The total value of the investment recovers. That amount will be the product of the NAV, which may not recover, times the number of shares held, which increases whenever a distribution of dividends or realized capital gains is reinvested. I would have to think about whether the NAV remains exactly at 95 depending on purchases and sales of bonds in the fund.

It is certainly true that if you think you can spend the dividends and that the NAV will somehow recover all by itself, then you are wrong.
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Re: Total Bond fund tanks

Postby airahcaz » Fri Jan 11, 2013 5:16 pm

dbr wrote:
airahcaz wrote:
Indeed - thanks for the info - however, I am on the phone with Vanguard, and they are unable to tell me if a NAV drops 5% based on the above, would the NAV recoup back to where it was prior to the rise in interest rates, e.g. assume a NAV of 100, down 5% to 95, after 5 years does it recover to 100 at the end of the duration, or remain at 95.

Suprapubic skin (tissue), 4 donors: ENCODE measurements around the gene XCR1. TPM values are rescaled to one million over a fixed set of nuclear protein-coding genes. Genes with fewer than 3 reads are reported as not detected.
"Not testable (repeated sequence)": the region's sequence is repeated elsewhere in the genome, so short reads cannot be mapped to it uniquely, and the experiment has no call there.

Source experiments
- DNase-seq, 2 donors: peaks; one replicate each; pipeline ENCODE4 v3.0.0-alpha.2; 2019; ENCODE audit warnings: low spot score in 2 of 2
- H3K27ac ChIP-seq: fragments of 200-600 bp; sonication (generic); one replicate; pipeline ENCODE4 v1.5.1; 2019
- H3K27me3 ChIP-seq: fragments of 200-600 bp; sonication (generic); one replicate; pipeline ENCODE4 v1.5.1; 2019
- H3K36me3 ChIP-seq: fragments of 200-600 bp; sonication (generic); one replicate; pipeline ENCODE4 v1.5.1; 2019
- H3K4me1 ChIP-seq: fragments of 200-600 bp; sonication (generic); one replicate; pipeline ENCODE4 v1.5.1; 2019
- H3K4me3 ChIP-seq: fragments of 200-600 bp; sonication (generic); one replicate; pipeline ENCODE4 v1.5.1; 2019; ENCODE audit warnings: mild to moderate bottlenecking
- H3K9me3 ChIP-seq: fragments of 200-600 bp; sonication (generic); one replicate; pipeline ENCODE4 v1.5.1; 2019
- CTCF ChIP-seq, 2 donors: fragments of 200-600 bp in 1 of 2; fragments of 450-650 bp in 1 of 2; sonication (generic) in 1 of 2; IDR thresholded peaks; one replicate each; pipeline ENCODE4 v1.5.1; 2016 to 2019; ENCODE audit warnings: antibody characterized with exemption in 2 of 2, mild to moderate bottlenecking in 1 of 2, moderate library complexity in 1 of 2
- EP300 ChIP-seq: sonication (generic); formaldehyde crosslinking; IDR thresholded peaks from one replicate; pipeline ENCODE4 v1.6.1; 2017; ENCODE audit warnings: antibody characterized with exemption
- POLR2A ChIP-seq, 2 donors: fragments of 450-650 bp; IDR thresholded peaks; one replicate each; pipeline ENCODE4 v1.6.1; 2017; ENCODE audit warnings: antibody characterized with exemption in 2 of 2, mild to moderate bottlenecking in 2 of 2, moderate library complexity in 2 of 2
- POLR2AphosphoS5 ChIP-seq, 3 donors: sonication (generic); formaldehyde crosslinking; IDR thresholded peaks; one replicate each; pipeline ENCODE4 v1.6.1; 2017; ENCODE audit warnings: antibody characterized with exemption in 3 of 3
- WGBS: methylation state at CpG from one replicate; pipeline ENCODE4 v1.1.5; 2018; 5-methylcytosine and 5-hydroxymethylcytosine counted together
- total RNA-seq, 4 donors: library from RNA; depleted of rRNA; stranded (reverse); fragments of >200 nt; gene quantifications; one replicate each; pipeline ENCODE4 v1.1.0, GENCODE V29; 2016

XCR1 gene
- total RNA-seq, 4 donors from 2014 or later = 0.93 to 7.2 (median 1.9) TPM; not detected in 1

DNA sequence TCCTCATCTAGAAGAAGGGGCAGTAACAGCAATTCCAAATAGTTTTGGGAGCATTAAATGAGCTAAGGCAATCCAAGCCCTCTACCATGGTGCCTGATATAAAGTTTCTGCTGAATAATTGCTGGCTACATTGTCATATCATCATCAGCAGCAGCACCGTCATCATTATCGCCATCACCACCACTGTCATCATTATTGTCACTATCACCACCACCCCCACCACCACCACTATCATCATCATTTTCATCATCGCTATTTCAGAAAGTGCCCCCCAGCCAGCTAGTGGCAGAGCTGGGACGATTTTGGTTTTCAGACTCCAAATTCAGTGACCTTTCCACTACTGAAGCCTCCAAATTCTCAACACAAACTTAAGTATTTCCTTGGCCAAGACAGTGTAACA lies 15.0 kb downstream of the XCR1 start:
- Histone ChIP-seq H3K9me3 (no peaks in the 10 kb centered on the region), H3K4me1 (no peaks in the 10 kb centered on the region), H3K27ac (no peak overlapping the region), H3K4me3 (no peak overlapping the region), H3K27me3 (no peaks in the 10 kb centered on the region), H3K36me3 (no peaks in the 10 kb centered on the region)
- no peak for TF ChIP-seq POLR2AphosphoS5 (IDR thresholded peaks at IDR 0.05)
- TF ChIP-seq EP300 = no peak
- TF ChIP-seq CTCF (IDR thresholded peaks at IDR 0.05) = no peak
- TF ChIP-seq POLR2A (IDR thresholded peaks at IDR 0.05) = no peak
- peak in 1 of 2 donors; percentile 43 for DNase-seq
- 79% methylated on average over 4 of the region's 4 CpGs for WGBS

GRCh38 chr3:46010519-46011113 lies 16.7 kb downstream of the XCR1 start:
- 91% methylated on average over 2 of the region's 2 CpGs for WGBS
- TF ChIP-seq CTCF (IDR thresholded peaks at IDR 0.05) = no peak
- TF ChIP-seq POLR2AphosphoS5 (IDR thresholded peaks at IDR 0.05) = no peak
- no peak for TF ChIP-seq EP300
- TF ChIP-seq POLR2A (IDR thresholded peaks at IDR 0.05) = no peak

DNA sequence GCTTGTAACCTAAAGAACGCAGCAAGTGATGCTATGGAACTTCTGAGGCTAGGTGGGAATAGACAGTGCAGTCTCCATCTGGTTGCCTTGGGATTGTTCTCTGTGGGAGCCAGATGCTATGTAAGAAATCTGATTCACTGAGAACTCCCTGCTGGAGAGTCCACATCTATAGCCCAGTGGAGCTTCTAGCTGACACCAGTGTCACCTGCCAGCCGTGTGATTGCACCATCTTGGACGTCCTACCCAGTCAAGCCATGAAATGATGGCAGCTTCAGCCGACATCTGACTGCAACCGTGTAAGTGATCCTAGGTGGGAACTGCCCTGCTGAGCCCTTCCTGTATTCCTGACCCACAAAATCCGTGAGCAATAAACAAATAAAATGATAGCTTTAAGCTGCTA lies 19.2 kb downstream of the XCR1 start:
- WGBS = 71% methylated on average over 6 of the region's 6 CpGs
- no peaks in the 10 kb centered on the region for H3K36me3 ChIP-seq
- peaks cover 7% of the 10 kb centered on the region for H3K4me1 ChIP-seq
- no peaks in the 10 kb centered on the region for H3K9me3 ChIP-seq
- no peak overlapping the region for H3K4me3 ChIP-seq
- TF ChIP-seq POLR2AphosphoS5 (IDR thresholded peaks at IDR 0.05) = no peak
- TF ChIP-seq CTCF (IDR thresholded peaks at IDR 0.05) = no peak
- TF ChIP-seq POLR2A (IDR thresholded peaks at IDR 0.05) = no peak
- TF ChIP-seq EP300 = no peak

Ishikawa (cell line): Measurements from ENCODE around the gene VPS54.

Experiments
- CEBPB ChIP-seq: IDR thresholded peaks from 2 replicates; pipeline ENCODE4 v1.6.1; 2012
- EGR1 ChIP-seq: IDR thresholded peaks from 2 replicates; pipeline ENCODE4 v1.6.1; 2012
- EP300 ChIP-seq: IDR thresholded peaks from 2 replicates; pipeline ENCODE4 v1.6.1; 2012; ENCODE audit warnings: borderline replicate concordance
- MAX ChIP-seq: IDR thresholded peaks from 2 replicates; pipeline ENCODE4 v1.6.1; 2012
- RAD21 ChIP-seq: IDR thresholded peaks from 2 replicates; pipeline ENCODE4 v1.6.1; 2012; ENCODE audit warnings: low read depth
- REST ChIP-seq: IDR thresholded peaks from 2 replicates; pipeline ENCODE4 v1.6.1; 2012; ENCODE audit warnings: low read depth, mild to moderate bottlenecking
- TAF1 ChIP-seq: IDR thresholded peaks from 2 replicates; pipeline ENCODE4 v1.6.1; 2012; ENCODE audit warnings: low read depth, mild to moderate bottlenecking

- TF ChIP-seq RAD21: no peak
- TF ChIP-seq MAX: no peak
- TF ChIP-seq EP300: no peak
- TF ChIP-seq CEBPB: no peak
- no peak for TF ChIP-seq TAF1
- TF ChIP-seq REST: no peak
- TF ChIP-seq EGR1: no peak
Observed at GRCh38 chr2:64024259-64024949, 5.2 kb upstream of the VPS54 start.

The total value of the investment recovers. That amount will be the product of the NAV, which may not recover, times the number of shares held, which increases whenever a distribution of dividends or realized capital gains is reinvested. I would have to think about whether the NAV remains exactly at 95 depending on purchases and sales of bonds in the fund.

It is certainly true that if you think you can spend the dividends and that the NAV will somehow recover all by itself, then you are wrong.


Spending dividends - not reinvesting, so yes that's the premise.
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Re: Total Bond fund tanks